The study tested three baby food varieties from leading manufacturers Gerber, Beech-Nut, Earth's Best Organics and Shaw's Wild Harvest. One of the three Earth's Best jars analyzed was the only one that didn't test positive for BPA, according to the study.
The study also tested Campbell's Disney Princess SpaghettiOs, Dora the Explorer Soup and Chef Boyardee macaroni and cheese, and reported that all three products contained BPA.
"I think people feel if there's something on the shelf, someone decided it's safe, and unfortunately that's not the case," said Amanda Sears, a mother of two and the associate director and co-founder of the Portland-based Environmental Health Strategy Center. "Currently, there's no law in Maine that says you can't use BPA in baby food, infant formula cans or any other food products."
While Maine does not prohibit BPA in food, it has taken steps to force manufacturers to remove it from products used by children. Under the 2008 Kids Safe Product Act, the use of BPA in baby bottles and sippy cups was outlawed in the state as of Jan. 1.
The law also requires companies producing baby food and infant formula to report on their use of BPA.
Earth's Best reported that it plans to eliminate BPA by October of this year. Gerber reported that it's no longer using BPA. (According to Sears, Gerber attributed the positive BPA test results for its products to the fact that baby food can sit on store shelves for up to two years.)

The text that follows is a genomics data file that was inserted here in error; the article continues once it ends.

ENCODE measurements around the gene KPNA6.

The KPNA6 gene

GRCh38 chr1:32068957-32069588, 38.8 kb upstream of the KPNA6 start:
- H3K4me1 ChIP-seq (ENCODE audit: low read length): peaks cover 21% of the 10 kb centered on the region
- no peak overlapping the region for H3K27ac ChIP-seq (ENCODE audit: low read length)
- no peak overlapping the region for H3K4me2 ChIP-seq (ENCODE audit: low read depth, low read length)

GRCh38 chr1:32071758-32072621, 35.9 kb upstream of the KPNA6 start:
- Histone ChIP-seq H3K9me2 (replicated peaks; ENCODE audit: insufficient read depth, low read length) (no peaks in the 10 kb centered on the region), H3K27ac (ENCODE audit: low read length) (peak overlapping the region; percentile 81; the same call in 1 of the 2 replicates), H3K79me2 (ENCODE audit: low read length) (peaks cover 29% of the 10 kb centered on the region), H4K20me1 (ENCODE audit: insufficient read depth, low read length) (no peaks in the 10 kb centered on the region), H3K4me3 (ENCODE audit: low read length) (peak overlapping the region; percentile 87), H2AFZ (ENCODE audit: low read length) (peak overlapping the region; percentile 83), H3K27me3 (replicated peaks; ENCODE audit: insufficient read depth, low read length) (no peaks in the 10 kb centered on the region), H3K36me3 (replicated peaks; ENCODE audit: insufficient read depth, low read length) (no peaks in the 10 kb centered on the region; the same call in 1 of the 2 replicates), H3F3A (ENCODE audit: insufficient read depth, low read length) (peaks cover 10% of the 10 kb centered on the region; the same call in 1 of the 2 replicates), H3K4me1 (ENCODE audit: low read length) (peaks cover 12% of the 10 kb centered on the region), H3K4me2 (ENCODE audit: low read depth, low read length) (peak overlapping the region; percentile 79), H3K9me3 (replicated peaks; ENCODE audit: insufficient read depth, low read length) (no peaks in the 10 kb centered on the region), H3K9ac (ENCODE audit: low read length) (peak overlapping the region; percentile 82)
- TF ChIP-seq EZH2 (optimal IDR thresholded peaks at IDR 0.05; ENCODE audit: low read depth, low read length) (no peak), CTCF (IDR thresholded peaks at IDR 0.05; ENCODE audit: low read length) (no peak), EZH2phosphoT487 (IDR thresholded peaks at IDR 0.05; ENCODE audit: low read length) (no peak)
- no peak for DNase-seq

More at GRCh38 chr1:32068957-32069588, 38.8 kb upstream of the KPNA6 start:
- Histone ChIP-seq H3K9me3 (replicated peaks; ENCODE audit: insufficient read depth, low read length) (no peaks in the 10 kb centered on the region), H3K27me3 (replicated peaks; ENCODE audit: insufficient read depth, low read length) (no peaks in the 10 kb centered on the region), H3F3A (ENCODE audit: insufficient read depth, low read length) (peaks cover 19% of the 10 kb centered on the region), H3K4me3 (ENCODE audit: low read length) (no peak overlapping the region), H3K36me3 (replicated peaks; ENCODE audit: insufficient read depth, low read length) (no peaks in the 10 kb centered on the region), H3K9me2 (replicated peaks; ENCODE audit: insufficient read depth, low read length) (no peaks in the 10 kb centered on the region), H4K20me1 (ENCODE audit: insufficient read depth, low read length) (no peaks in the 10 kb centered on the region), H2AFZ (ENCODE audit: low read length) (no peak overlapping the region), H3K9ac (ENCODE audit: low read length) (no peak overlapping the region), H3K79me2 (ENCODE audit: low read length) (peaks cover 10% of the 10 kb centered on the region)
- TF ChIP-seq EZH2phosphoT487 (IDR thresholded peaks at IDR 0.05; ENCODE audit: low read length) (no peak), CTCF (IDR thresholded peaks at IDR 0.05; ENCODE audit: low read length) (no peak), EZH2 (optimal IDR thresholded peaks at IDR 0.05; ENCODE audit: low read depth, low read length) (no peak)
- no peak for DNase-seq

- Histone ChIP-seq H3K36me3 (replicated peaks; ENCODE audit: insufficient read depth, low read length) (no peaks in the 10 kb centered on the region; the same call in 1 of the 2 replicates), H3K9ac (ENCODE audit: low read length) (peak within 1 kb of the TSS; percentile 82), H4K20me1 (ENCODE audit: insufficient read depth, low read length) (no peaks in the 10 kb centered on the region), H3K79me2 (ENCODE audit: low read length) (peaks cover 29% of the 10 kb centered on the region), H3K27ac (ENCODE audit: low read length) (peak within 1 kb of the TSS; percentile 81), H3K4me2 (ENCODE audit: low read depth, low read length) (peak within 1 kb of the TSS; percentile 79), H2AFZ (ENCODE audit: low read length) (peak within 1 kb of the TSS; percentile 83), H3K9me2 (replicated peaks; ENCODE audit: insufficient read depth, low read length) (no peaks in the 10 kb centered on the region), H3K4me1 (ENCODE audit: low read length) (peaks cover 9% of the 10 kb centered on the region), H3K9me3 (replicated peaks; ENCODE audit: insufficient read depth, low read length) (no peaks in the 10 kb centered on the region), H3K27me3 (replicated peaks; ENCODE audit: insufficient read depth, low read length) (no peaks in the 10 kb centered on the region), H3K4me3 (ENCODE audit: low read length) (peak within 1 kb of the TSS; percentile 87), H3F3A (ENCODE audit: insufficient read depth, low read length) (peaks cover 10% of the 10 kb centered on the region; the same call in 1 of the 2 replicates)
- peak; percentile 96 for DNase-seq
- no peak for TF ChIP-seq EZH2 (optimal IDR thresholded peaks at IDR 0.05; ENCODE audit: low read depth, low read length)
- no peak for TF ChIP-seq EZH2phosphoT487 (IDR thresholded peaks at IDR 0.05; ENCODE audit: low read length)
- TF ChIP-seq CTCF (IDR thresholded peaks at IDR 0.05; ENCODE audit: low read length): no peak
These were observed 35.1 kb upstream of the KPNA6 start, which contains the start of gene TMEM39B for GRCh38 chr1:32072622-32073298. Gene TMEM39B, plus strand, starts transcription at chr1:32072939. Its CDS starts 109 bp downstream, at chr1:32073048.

Beech-Nut and Shaw's Wild Harvest have so far failed to report on BPA use in their products.
As a result of the study, a group of mothers and environmental advocates are now gathering signatures to petition the Maine Board of Environmental Protection to require manufacturers to remove BPA from infant formula and baby food.
In addition to steering clear of BPA, parents who make their own baby food find that it comes with significant cost savings.
Kristie Green is the mother of two children – Violet Milliken, 2, and Oliver Milliken, 1 – and she's made their own food since they were born.
"The cost savings is really the unbelievable thing," said Green, owner of the artisinal gelato maker Maple's Organics.
A price comparison conducted in New Hampshire in 2010 and posted on wholesomebabyfood.com found that on average, making your own baby food saves 23 to 27 cents per ounce. This may not seem like a lot, but over the course of a year, the savings can add up to more than $500.
Not only does Green want to save money, she wants to make sure her children get the best-quality food possible.
"I wanted to be able to use fresh, organic produce and know exactly what went into the food," Green said.
She found that a combination of avocado, spinach and sweet potato was a favorite with her children, as was anything with banana in it.
Noting that many people seek out her company's gelato and sorbetto because it's made in small batches by local people, Green says she's skeptical of how large food companies manufacture their wares.
"The reality is you don't really have any idea what is in that food," Green said. "It's probably fine 99 percent of the time, but I'm much more likely even now to buy stuff to feed the kids from smaller manufacturers."
But most days, she just feeds them homemade food.
Staff Writer Avery Yale Kamila can be contacted at 791-6297 or at: email@example.com